8. Planning revegetation work

This section covers the technical aspects of a revegetation project, including revegetation area and density, plant sizes, plant selection and estimated cost of planting stock.

When planning revegetation work, it is essential to take into consideration the three vegetation strata:

  • herbaceous and perennial species
  • shrubs
  • trees

8.1 Revegetation approaches

The first step in project design and budget planning is to determine the type of revegetation that should be carried out. The type of revegetation required is determined by evaluating the existing condition of the target riparian ecosystem. This involves determining the most appropriate revegetation approach and then the type, size and quantity of planting stock and other materials.

There are two possible options. The first is a densification operation, which is recommended in cases where the herbaceous stratum is well established and the goal is to accelerate plant succession on the riparian strip by planting trees and shrubs. The second option would be complete revegetation of the riparian strip, which applies to bare areas or areas colonized by undesirable species that need to be removed.

Projects involving densification would not need to include revegetation of the herbaceous stratum. If this applies in your case, make sure to specify this in your funding application. However, if the characterization of the riparian strip indicates there is no herbaceous layer or it needs to be replaced, you will need to plan for seeding as part of your revegetation work. Seeding produces quick, effective results in the control of soil erosion.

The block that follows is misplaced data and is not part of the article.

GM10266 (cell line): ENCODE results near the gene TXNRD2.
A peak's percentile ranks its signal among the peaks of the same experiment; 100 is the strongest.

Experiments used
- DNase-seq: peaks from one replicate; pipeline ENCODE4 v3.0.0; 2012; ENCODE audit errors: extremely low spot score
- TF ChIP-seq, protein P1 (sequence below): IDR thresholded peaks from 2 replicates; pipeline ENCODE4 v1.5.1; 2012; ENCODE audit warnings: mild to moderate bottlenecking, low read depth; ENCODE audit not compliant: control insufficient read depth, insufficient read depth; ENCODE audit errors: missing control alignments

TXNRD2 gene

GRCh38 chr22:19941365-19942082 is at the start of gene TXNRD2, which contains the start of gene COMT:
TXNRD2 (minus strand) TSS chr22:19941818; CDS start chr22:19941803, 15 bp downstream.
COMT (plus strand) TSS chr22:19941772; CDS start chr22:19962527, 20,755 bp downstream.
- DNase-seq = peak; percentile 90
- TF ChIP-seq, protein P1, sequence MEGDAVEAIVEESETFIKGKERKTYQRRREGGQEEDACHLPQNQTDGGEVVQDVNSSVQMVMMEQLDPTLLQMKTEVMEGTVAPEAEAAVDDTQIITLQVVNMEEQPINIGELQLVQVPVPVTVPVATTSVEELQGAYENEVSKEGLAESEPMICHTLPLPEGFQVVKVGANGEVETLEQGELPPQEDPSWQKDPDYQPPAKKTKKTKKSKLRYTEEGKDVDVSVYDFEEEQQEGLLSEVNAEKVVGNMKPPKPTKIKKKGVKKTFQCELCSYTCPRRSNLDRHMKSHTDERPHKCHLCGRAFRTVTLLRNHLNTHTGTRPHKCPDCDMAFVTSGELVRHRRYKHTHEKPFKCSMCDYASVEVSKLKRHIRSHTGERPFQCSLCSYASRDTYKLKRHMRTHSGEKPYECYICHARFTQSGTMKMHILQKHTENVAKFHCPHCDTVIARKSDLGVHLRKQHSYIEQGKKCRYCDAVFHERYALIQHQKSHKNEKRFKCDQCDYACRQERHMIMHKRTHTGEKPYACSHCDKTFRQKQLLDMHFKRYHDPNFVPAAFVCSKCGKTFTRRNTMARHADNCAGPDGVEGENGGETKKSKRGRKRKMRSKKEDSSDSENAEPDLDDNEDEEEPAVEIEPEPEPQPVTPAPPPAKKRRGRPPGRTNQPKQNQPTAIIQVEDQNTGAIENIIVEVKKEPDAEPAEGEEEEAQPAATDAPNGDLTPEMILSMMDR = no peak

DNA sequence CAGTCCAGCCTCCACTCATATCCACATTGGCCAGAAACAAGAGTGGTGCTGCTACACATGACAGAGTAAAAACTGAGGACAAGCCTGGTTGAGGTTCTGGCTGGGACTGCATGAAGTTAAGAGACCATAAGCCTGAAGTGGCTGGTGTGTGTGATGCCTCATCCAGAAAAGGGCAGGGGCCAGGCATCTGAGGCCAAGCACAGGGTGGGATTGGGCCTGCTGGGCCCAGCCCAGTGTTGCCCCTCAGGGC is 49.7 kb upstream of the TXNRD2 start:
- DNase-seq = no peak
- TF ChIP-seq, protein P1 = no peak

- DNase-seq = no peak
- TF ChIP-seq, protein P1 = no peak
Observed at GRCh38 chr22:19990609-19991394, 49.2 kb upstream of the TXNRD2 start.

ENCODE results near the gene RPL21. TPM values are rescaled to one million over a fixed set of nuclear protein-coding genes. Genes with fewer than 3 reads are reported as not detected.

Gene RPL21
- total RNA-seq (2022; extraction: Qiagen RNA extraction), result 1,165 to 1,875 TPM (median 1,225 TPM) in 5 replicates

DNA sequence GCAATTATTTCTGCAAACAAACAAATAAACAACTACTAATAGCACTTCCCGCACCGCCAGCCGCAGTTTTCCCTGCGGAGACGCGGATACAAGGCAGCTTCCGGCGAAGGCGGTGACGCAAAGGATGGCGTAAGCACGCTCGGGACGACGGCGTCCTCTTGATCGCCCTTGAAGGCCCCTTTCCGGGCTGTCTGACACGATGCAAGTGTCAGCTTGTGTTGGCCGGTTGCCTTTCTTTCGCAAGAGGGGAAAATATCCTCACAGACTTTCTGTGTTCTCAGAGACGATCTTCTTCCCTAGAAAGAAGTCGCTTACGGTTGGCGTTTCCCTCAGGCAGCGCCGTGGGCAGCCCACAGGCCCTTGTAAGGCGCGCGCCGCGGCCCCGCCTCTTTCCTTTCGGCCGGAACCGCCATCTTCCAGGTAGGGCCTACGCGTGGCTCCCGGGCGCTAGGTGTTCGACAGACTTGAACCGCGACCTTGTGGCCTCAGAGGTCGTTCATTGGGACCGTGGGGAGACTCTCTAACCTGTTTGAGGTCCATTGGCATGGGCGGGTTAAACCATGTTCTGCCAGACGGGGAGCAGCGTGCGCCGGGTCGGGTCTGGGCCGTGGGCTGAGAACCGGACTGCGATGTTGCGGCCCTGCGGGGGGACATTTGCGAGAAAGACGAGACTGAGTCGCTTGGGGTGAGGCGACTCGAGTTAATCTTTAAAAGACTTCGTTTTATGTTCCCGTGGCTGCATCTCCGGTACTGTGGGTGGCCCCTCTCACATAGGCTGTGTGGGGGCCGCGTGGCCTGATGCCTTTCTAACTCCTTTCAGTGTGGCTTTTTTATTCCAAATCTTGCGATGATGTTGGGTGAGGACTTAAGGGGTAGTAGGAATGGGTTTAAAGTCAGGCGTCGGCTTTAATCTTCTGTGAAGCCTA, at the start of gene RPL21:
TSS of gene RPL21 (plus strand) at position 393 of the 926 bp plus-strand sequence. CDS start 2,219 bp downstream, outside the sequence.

8.2 Revegetation area and densification

To calculate the area to be revegetated, two parameters, i.e., the width and length of revegetation areas, have to be measured. This involves identifying and measuring (or estimating as accurately as possible) all bare surfaces to be revegetated. Then a third parameter, planting density, needs to be addressed.

In general, the proposed width of the riparian strip in your project should be equivalent to that recommended in Quebec’s Protection Policy for Lakeshores, Riverbanks, Littoral Zones and Floodplains (PPRLPI), specifically a minimum of 3 m in agricultural areas, or 10 or 15 m elsewhere. This may of course vary locally owing to barriers, relief, and water filtration requirements. Also, a wider riparian strip should be developed in areas where, for example, runoff is concentrated. An average width may be established for all planned revegetation work.

The length of the riparian strip to be revegetated represents the sum of the lengths of all the revegetation sites. This measurement must be accurate to ensure an accurate assessment of planting stock requirements.